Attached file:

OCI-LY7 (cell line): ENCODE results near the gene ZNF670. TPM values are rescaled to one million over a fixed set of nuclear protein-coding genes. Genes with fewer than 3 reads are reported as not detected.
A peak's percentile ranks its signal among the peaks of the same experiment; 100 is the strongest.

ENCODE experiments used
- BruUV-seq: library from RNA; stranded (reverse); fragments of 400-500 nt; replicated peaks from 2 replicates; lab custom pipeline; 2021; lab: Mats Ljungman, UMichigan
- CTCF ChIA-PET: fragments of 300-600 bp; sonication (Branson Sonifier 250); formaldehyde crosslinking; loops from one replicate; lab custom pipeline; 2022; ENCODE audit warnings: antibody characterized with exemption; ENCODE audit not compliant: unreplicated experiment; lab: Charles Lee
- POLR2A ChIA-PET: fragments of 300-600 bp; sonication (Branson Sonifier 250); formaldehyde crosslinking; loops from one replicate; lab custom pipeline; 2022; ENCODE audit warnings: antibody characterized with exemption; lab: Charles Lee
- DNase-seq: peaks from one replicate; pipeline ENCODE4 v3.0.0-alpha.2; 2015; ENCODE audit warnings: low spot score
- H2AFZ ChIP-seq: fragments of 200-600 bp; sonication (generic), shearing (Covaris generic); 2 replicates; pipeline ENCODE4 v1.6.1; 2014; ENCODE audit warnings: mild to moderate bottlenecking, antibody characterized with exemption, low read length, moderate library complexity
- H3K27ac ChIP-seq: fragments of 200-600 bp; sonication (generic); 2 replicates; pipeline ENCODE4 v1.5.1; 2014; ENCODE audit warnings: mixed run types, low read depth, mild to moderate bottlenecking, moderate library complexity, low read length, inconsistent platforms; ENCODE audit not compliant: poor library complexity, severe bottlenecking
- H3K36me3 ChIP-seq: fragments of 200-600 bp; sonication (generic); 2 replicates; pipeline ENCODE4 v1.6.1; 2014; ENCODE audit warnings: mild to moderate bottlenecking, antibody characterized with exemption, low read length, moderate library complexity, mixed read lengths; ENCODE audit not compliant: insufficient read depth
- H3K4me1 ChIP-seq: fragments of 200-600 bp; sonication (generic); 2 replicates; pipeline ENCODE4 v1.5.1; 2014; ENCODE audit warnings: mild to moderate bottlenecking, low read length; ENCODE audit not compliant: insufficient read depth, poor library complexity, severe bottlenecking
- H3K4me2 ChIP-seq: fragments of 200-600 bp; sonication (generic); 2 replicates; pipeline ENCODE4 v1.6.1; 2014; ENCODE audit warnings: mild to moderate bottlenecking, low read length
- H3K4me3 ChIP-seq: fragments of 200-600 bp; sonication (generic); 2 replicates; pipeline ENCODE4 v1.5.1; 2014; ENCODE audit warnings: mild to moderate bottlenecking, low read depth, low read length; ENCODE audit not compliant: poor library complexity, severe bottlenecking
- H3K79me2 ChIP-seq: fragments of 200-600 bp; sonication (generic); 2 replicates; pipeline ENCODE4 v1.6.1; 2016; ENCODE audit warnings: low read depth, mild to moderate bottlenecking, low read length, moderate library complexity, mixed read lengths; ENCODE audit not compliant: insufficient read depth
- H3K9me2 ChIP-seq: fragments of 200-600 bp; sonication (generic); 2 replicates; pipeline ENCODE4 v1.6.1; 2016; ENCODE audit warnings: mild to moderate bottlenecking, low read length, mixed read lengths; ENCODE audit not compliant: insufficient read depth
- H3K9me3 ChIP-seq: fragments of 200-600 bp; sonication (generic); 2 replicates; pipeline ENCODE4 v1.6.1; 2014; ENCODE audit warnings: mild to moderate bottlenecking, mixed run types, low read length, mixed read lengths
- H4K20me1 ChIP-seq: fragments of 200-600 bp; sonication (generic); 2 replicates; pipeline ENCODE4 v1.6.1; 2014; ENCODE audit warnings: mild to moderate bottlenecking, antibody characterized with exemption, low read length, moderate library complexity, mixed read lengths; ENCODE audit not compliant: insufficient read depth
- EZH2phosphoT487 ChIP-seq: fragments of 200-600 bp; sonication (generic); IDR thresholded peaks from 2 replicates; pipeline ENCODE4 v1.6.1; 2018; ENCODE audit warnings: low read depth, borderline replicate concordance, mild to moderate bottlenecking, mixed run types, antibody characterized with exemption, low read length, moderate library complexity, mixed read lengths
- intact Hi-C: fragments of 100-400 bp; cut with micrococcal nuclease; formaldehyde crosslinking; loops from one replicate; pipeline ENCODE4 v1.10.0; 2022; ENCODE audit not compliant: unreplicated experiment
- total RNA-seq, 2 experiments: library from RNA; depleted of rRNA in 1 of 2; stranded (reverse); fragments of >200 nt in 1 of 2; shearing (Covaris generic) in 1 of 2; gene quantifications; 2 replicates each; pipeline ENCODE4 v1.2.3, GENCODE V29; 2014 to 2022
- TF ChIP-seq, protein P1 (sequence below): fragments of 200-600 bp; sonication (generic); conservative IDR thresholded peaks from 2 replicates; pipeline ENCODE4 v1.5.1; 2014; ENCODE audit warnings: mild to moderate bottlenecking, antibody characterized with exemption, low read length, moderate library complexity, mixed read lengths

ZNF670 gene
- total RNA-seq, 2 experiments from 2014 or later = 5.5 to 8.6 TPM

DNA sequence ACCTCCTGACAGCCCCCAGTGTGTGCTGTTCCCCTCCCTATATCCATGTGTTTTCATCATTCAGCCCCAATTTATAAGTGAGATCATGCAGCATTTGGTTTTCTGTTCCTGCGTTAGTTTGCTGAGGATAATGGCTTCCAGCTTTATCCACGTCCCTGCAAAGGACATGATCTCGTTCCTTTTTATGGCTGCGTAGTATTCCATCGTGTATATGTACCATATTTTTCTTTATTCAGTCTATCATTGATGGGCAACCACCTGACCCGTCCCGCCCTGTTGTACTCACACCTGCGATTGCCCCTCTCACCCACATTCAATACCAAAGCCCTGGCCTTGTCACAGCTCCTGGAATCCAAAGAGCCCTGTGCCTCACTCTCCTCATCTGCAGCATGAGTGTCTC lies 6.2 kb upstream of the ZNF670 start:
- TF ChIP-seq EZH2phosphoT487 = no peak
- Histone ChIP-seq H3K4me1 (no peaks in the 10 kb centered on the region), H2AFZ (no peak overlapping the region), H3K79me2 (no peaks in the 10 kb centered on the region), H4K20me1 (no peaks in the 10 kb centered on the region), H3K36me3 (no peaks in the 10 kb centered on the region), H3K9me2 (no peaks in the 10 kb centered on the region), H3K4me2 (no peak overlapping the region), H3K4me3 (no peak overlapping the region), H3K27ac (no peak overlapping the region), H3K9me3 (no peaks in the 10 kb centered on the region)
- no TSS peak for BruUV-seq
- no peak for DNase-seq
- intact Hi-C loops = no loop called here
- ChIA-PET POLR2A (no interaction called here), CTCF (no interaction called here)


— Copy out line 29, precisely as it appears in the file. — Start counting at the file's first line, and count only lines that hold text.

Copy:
- intact Hi-C loops = no loop called here